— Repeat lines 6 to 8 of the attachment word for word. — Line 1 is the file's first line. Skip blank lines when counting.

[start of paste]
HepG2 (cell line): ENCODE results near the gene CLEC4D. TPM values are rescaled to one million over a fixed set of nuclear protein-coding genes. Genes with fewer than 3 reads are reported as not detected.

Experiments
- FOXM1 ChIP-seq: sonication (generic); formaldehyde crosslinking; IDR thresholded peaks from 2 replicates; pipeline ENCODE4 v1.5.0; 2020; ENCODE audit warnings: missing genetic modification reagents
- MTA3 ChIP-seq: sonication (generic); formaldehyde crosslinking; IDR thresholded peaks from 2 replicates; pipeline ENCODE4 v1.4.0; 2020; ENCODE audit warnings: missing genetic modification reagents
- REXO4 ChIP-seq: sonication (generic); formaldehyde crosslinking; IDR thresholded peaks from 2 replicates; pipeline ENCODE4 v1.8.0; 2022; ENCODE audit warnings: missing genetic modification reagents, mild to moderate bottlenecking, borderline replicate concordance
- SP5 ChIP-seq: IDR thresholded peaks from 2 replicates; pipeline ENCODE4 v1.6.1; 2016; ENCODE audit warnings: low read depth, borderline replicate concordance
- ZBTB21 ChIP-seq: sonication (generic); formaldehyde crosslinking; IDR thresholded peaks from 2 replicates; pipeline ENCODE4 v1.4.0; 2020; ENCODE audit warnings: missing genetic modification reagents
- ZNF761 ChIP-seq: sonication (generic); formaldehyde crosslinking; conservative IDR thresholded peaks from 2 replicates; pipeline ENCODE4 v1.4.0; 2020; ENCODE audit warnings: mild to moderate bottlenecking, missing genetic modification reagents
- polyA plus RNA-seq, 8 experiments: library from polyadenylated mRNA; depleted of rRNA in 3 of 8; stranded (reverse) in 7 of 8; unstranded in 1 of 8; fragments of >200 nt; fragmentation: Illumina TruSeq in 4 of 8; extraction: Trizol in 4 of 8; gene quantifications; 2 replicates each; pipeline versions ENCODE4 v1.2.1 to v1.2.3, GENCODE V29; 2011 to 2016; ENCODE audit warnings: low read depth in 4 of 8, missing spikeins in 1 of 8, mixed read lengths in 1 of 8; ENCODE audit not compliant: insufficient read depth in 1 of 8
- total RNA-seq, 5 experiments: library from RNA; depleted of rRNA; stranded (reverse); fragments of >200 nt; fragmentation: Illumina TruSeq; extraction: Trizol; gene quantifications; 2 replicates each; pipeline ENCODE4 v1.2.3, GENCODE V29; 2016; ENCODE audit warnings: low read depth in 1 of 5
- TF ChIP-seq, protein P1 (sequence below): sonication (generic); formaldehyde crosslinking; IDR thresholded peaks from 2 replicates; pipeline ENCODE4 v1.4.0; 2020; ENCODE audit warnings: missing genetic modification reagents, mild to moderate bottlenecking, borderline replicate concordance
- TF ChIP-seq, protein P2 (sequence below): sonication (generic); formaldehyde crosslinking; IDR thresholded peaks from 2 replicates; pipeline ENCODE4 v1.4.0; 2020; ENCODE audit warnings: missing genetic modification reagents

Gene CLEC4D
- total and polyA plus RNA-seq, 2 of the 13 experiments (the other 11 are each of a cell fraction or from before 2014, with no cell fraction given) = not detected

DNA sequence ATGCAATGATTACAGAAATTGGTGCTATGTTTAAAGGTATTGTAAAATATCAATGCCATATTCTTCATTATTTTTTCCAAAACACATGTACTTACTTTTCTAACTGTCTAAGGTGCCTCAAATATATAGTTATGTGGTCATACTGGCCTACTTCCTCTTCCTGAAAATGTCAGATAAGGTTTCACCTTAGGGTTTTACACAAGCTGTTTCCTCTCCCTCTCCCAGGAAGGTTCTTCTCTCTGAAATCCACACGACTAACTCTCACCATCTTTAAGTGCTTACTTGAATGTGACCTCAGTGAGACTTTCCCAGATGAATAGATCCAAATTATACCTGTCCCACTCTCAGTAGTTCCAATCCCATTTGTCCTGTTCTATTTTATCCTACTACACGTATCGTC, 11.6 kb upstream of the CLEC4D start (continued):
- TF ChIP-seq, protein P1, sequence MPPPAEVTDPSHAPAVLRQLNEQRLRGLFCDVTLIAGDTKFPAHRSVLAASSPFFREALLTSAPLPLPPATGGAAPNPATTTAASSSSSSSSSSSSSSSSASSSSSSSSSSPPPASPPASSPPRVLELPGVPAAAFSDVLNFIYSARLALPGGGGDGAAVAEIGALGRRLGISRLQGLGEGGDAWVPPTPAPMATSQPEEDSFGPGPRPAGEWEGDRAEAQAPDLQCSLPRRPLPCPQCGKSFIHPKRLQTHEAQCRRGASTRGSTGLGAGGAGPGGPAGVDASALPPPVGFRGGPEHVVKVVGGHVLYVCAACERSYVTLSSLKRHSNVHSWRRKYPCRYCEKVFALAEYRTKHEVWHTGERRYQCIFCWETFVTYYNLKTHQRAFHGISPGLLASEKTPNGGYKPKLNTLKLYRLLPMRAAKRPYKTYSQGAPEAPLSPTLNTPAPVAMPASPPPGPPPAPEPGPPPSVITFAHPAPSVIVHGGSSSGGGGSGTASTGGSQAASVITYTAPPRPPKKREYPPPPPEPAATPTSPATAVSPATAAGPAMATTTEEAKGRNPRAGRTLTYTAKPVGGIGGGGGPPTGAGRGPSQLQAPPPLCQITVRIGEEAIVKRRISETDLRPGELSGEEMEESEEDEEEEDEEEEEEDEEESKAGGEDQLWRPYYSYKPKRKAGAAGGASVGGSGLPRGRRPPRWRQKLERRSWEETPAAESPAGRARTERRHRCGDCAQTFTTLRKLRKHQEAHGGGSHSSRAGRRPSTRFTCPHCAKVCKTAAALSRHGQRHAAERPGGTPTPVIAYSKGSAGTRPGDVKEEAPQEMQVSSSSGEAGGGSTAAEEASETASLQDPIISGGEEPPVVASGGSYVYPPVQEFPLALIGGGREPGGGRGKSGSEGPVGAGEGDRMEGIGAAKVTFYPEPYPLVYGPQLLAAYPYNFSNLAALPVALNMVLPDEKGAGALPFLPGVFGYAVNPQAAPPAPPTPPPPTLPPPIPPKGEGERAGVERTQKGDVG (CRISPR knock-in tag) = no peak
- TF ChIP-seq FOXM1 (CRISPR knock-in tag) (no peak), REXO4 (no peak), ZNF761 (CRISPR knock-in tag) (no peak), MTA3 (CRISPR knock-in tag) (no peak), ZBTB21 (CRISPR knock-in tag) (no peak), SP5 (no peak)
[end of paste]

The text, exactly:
- SP5 ChIP-seq: IDR thresholded peaks from 2 replicates; pipeline ENCODE4 v1.6.1; 2016; ENCODE audit warnings: low read depth, borderline replicate concordance
- ZBTB21 ChIP-seq: sonication (generic); formaldehyde crosslinking; IDR thresholded peaks from 2 replicates; pipeline ENCODE4 v1.4.0; 2020; ENCODE audit warnings: missing genetic modification reagents
- ZNF761 ChIP-seq: sonication (generic); formaldehyde crosslinking; conservative IDR thresholded peaks from 2 replicates; pipeline ENCODE4 v1.4.0; 2020; ENCODE audit warnings: mild to moderate bottlenecking, missing genetic modification reagents